The current crisis in Cyprus is a sad example of the mistakes that many professional and retail investors make when creating an investment strategy. This bailout plan is painful, but it is only a symptom of the problem, not the cause.
While much blame will be placed on finance ministers and international organizations, such as the International Monetary Fund (IMF), I believe the real blame, which stems from one of the most common and biggest investor mistakes, lies in the mismanagement of capital by the banks themselves—the mistake: not diversifying their assets.
Essentially, the current crisis stems from the fact that Cypriot banks are approximately 7.5-times larger than the entire country. These funds come in the form of deposits into the banks, which then need to create an investment strategy for this capital.
In most normal economies, the banks take in deposits and lend to businesses, supply mortgages for homeowners, and make various investments, both domestically and internationally. The biggest investor mistakes occur when there is a lack of diversification.
Because Cyprus is so tiny, these banks cannot properly diversify their investment strategy domestically. Instead of spreading the capital amongst various international investments, they essentially pumped a huge share of this capital into Greek bonds.
While hindsight is 20/20, and we now know how bad an investment strategy this was, even before the crisis, a proper risk evaluation should have told anyone that this is one of the biggest investor mistakes possible.
When the Greek bonds tanked and investors in these bonds had to take a haircut, the assets on the books of Cypriot banks declined substantially versus their liabilities, which are the deposits that they are supposed to hold and eventually give back.
The investment strategy to create a positive return for Cypriot banks backfired due to one of the oldest and biggest investor mistakes—putting a lot of eggs in one basket.
Had Cypriot banks created a diversified investment strategy that incorporated only a tiny portion in Greek bonds, but also held American bonds, Canadian bonds, and investment grade bonds in corporations, they would have completely avoided this crisis.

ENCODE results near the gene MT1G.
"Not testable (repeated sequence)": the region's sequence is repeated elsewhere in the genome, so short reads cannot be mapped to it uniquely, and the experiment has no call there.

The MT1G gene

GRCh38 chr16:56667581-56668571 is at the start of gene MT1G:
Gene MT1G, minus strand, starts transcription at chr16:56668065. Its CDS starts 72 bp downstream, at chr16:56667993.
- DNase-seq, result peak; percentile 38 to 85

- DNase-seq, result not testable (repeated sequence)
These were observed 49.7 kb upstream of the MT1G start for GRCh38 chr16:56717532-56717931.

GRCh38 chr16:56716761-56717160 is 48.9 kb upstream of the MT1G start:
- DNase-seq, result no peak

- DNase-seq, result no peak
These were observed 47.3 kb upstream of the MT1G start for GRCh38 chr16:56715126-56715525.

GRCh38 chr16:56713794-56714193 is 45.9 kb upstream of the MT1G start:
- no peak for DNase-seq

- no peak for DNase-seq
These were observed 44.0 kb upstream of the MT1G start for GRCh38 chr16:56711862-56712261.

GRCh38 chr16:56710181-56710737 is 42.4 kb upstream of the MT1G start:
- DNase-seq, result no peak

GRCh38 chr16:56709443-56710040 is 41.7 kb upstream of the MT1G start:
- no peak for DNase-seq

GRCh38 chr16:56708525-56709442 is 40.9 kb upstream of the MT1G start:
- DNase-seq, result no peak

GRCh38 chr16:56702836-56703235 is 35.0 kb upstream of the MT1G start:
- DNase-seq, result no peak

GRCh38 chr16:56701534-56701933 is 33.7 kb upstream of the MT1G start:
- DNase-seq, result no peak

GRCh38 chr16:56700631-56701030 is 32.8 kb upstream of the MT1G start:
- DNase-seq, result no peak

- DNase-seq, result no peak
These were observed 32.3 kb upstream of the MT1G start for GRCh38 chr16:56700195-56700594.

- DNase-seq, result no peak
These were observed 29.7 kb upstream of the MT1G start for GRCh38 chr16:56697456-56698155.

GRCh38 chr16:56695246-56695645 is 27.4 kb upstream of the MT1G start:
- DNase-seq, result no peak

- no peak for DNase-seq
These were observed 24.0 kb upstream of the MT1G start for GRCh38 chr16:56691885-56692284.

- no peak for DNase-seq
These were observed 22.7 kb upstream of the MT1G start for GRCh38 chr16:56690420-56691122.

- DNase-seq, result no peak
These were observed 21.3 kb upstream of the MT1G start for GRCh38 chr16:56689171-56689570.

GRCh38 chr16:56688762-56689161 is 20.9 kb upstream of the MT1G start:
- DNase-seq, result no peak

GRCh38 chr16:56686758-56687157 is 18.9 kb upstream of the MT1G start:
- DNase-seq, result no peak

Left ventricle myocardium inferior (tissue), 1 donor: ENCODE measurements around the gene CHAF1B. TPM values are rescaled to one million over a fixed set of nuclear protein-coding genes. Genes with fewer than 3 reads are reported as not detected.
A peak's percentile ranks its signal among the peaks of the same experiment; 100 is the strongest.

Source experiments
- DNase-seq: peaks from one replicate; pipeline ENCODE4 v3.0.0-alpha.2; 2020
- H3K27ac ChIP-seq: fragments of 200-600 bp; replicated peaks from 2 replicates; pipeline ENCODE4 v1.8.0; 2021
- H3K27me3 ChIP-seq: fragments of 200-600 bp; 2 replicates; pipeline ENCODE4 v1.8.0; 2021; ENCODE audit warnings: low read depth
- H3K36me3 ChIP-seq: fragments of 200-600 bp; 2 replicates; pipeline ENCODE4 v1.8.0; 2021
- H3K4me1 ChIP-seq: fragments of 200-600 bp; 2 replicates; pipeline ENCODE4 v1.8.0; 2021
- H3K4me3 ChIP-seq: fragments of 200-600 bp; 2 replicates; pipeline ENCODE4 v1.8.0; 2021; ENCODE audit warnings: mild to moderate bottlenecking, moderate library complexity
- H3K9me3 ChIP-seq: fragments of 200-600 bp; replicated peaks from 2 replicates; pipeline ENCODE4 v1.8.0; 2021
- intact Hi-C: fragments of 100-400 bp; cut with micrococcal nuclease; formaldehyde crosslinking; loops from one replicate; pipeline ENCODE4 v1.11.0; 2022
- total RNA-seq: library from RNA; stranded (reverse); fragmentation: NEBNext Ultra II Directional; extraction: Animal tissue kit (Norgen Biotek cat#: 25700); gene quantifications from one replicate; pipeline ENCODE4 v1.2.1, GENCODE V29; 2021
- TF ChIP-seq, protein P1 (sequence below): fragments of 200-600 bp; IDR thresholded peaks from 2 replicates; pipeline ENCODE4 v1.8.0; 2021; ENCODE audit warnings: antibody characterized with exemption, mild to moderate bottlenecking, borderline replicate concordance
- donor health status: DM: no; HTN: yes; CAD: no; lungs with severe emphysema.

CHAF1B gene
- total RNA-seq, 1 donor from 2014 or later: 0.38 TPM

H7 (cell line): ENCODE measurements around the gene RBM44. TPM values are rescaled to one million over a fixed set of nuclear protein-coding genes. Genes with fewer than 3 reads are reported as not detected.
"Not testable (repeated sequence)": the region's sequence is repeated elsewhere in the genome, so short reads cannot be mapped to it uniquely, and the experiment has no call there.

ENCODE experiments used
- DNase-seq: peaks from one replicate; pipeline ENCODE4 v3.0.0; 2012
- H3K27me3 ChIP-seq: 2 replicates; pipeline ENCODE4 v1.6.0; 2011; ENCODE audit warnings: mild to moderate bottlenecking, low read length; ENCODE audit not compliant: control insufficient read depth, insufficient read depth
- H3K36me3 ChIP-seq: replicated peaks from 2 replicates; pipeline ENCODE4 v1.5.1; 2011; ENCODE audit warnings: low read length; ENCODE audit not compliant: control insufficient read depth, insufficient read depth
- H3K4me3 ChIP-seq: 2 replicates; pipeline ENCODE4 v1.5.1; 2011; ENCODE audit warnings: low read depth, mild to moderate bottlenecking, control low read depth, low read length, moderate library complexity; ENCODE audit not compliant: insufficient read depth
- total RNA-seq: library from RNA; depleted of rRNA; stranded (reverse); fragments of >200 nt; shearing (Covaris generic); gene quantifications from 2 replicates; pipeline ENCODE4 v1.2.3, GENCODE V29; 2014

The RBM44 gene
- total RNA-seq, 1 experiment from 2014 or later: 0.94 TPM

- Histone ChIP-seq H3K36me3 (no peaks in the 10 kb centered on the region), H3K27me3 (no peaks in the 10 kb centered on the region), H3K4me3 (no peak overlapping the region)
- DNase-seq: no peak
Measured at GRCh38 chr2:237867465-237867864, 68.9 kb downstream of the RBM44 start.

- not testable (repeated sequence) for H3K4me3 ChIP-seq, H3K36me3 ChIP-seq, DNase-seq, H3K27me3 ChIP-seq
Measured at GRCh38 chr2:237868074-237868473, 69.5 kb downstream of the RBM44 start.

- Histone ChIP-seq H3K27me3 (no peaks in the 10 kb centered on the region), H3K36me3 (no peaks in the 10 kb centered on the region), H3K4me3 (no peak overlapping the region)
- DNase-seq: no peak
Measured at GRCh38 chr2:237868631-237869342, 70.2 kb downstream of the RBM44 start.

Many retail investors also incur problems because of the investment strategy of not diversifying. Everyone wants to find the “hot stock” that will send their portfolio soaring. That is a recipe for disaster.
Not every person will have the same investment strategy regarding diversification. However, there are many books that can help educate someone in avoiding the biggest investor mistakes possible. Generally speaking, I would avoid allotting more than five percent of my portfolio to anyone stock; preferably, I’d stick closer to two to three percent.
Additionally, the investment strategy must also limit exposure to any one sector. Perhaps I like banks and gold miners. However, I would only want to have exposure limited in each sector to perhaps 15%, but that is my own risk preference.
Avoiding the biggest investor mistakes is not easy, which is why most people are unsuccessful investors over the long term. Everybody wants the easy way out. They want one winning stock to pile all their money into. Big mistake.
Creating an investment strategy for long-term financial success does take work, as does anything in life. If anyone has started their own business, they would know it’s not as easy as working 20 hours per week when they felt like it.
Among the biggest investor mistakes is a false sense of confidence, which is what Cyprus had when it invested so much money in Greek bonds. As an investment strategy, one needs to take into account the worst possible outcome and prepare for it.
Ultimately, the Cyprus situation will be resolved one way or another, and in a couple of months, no one will be talking about this crisis. However, what we should remember is not the crisis, but what led up to the crisis, which was a poor investment strategy conducted by the Cypriot bank managers who should be held accountable for the lack of diversification of each bank’s assets.
By: Sasha Cekerevac
Posted: March 26, 2013, 7:38 am
We believe the stock market and the economy have been propped up since 2009 by artificially low interest rates, never-ending government borrowing and an unprecedented expansion of our money supply....